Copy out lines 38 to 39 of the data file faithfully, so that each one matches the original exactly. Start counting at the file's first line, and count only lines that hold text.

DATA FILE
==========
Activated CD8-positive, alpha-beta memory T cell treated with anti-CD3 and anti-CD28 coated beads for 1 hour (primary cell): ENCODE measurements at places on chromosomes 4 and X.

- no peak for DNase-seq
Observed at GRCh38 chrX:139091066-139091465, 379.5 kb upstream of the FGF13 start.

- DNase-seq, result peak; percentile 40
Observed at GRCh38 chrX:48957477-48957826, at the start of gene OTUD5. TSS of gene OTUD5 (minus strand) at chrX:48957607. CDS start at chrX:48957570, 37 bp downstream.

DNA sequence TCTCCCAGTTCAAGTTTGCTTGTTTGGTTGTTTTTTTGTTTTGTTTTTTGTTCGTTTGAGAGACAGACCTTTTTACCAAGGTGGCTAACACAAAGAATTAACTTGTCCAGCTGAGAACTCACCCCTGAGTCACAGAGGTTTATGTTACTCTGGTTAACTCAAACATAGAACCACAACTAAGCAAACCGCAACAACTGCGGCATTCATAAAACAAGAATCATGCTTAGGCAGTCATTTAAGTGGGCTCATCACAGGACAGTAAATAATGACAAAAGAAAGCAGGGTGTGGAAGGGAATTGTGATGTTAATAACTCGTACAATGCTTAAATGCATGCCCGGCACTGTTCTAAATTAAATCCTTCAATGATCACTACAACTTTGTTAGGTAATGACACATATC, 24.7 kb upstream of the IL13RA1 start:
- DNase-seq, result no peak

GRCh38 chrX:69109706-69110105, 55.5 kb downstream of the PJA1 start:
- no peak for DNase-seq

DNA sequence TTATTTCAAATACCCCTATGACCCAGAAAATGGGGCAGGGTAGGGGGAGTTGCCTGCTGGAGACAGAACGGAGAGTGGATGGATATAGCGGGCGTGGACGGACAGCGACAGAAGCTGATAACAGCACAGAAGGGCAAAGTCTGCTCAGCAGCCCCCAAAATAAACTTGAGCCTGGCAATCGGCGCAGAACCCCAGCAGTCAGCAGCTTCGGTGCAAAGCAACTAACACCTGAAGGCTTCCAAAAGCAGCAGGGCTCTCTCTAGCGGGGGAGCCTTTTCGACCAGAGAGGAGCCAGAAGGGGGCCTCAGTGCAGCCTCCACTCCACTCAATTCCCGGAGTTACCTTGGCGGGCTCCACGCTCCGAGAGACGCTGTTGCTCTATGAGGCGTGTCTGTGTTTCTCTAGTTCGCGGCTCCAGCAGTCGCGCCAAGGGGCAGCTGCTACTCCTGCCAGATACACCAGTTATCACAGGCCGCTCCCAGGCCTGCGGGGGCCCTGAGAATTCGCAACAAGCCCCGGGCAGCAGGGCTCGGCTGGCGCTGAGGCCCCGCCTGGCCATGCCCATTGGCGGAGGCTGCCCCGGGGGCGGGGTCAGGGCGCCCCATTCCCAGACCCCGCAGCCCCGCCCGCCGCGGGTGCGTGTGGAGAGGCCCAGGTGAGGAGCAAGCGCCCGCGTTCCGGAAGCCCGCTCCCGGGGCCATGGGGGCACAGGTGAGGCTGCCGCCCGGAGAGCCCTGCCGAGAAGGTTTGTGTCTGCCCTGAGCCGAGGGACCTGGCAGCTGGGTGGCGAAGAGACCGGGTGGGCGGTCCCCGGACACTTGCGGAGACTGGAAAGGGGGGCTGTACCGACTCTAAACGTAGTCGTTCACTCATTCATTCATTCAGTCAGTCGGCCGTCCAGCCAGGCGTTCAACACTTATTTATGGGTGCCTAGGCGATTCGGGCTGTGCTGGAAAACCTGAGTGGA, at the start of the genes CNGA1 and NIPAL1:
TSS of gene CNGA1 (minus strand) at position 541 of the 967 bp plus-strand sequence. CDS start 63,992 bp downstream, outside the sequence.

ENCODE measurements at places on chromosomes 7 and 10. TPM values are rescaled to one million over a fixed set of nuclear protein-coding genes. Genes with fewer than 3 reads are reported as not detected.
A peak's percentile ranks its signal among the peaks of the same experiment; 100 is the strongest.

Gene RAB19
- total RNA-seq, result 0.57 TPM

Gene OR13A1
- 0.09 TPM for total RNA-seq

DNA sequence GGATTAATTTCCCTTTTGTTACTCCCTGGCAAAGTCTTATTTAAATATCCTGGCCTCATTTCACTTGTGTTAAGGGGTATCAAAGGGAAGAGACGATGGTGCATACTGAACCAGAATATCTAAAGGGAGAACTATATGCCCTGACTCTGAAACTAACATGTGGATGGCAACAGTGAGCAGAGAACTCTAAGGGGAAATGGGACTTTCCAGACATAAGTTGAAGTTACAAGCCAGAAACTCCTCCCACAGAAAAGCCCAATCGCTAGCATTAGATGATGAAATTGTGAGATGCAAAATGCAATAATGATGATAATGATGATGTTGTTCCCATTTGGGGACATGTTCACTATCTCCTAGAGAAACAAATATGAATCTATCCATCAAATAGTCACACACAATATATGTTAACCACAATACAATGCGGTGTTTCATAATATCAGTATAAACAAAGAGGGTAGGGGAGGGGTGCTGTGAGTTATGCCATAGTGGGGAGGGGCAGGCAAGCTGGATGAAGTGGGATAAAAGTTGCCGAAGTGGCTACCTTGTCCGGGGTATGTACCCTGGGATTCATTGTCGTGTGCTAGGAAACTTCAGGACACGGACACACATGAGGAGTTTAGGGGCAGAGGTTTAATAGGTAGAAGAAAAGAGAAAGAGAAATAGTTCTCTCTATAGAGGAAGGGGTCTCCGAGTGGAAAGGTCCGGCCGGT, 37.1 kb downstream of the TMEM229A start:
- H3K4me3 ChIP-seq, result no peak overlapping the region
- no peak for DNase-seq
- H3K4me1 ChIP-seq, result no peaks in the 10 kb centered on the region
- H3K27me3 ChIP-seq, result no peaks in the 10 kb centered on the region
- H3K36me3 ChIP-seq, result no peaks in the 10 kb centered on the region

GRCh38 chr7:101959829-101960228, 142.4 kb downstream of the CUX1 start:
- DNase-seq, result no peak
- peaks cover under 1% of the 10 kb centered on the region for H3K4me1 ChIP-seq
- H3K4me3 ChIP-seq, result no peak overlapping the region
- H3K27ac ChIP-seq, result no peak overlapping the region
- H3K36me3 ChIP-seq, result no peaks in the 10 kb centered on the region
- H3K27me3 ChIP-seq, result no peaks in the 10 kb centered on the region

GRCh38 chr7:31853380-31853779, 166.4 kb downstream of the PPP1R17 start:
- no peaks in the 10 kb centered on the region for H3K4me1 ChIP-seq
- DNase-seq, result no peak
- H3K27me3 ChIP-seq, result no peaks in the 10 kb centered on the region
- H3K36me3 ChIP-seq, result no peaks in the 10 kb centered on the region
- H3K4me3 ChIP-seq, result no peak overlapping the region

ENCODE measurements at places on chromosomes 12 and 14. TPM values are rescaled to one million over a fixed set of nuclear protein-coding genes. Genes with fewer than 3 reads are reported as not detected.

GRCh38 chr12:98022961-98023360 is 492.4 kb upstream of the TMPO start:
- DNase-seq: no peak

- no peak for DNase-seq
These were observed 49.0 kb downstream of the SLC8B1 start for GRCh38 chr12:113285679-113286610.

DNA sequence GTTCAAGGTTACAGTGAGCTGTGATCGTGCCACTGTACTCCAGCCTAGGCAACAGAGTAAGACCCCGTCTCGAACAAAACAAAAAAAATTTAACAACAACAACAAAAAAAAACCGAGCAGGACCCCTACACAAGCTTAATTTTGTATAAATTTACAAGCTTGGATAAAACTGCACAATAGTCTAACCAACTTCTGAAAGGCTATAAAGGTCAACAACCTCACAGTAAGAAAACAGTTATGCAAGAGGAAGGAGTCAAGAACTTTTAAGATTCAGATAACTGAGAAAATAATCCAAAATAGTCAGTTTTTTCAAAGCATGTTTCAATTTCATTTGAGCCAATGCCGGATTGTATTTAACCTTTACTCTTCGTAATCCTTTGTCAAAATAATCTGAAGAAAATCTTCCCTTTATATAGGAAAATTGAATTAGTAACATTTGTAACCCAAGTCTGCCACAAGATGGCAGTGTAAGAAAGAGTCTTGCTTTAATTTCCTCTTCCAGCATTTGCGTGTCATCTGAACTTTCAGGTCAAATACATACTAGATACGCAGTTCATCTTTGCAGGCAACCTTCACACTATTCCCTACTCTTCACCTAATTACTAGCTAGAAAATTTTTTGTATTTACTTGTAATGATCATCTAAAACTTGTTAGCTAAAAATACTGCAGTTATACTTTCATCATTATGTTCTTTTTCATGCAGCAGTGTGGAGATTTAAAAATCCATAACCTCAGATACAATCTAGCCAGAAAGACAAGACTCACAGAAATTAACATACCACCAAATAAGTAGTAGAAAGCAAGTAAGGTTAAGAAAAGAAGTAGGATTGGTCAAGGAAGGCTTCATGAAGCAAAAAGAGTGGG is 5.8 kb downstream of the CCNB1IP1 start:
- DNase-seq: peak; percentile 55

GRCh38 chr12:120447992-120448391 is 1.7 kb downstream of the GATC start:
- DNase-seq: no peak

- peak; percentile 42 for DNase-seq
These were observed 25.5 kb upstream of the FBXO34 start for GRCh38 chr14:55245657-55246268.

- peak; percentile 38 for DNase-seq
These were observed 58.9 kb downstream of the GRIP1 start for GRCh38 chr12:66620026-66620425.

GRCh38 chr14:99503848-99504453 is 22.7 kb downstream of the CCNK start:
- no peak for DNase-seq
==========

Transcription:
GRCh38 chr12:98022961-98023360 is 492.4 kb upstream of the TMPO start:
- DNase-seq: no peak